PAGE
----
I've got a mystery disorder- Pin pricks, ashy skin! Help!
November 26, 2011 10:15 AM   Subscribe

YANAD, but my doctor is stumped. Symptoms: Painful prickly needles, ashy skin, angry red hives. Appears at times of stress. More inside!

So I've had this, uh, "disorder" twice in my life. The first was right after my grandfather died when I was about 15 and the second is right now, 12 years later. Both are times of enormous stress. I would also get these symptoms intermittently through the 12 years (Like, maybe once a month, briefly?), but lately it's been a daily occurrence.

Here's what happens: I end up in a situation where I might start sweating due to a social pressure (i.e., not exercise. Maybe an embarrassment or impatience) and all of a sudden I get a feeling like I'm being pricked by hundreds of tiny, hot needles. On the underside of my arms and chest I get dozens of tiny, angry red hives. I get shaky. If I sit down for a few and cool off (I often feel very hot during these episodes, enough so that if I'm at home I'll often strip down) the hives will subside, but I'm often left with patches of flaky, ashy, dry skin on my arms and hands. I also generally feel enormously relieved afterwards, like I just turned in a big paper or got some good news.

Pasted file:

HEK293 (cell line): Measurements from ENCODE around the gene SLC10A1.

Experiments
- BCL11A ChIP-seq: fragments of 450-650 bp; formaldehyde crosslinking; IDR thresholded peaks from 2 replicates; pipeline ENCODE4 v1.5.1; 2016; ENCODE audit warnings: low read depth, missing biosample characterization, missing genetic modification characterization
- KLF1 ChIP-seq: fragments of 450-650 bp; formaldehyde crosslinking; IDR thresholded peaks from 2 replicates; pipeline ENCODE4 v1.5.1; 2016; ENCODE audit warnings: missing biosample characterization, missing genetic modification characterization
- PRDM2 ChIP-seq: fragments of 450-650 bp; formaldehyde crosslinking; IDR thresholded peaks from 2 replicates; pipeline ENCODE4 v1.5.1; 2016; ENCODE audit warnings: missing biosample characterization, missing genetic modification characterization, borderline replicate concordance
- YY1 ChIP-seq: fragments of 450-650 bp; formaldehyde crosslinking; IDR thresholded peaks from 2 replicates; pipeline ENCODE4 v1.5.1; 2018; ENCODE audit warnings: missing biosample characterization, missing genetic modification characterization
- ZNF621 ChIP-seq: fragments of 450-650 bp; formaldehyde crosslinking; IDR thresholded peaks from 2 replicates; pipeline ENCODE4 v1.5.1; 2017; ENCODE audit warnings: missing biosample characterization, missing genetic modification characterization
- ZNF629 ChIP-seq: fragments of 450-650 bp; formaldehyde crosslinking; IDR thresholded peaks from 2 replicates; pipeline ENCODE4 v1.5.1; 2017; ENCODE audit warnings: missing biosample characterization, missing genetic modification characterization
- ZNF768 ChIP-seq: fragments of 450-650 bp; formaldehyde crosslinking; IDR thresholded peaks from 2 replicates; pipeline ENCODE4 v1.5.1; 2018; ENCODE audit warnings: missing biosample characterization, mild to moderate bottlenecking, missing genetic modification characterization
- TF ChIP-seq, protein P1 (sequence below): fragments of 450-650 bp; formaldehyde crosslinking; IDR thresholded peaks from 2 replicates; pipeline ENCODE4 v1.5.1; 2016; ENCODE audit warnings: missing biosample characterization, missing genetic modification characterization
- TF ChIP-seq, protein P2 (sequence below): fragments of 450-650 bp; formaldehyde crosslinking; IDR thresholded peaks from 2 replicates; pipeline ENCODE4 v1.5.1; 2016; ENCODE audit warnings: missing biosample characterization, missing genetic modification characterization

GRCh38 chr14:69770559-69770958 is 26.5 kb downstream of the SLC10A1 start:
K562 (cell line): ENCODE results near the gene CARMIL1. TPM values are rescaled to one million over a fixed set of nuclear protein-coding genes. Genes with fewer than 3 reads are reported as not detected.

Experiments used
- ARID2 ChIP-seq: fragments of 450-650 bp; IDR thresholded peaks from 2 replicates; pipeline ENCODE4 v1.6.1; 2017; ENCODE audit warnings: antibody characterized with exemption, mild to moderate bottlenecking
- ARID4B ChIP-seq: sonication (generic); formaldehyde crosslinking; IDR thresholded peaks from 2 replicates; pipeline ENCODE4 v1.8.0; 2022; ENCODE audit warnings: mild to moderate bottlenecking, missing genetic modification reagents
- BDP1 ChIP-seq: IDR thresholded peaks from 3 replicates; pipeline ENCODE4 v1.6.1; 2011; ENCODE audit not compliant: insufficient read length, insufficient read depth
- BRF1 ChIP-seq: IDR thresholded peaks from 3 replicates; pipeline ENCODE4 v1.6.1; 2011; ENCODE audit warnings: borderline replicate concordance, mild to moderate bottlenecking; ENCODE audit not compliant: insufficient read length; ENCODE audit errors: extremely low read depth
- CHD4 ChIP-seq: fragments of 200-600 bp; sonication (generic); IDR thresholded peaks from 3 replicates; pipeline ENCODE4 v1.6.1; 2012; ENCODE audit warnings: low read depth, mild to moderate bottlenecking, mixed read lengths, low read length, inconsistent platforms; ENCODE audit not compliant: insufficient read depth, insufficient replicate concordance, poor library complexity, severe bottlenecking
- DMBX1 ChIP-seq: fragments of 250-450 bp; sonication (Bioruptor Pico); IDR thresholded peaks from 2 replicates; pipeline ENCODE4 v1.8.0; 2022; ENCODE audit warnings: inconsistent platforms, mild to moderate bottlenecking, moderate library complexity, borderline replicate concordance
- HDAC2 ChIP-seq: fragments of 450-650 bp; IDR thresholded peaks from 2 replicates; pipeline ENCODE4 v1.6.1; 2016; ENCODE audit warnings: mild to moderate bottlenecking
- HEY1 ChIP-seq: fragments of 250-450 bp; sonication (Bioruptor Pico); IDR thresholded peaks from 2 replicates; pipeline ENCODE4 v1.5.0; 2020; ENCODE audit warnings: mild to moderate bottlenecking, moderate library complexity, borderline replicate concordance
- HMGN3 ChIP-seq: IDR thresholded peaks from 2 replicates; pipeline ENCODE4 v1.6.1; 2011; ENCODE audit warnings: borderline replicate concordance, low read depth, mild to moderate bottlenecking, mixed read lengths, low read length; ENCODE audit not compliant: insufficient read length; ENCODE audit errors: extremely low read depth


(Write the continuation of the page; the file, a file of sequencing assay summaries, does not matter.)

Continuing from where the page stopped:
If I had to describe the sensation, it feels like I'm trying to sweat and I can't. I can also kind of "feel" it come on, it's like someone wraps me in a big blanket. Because of the enormous stress I've put myself under (I'm moving, changing careers, experiencing some relationship issues and trying to get into grad school. At the same time.), I originally assumed I'd simply worked myself into some kind of panic attack. But it seems like more physical than that? On the other hand, 95% of these episodes are triggered by emotional events- Distress, nervousness etc.

Anyhow, I don't have insurance and the doctor at the clinic seem stumped, so I figured I'd turn to the wisdom of the crowds and see if anyone else had a guess or a suggestion.
posted by GilloD to Health & Fitness (10 answers total) 3 users marked this as a favorite
I'm not an MD and I'm making a pretty wild guess here, but the combination of neuropathy and hives reminded me of Fabry's disease. However, I think the "hives" in Fabry's are small and red and well defined.

Another alternative is Stress hives.
posted by sciencegeek at 10:28 AM on November 26, 2011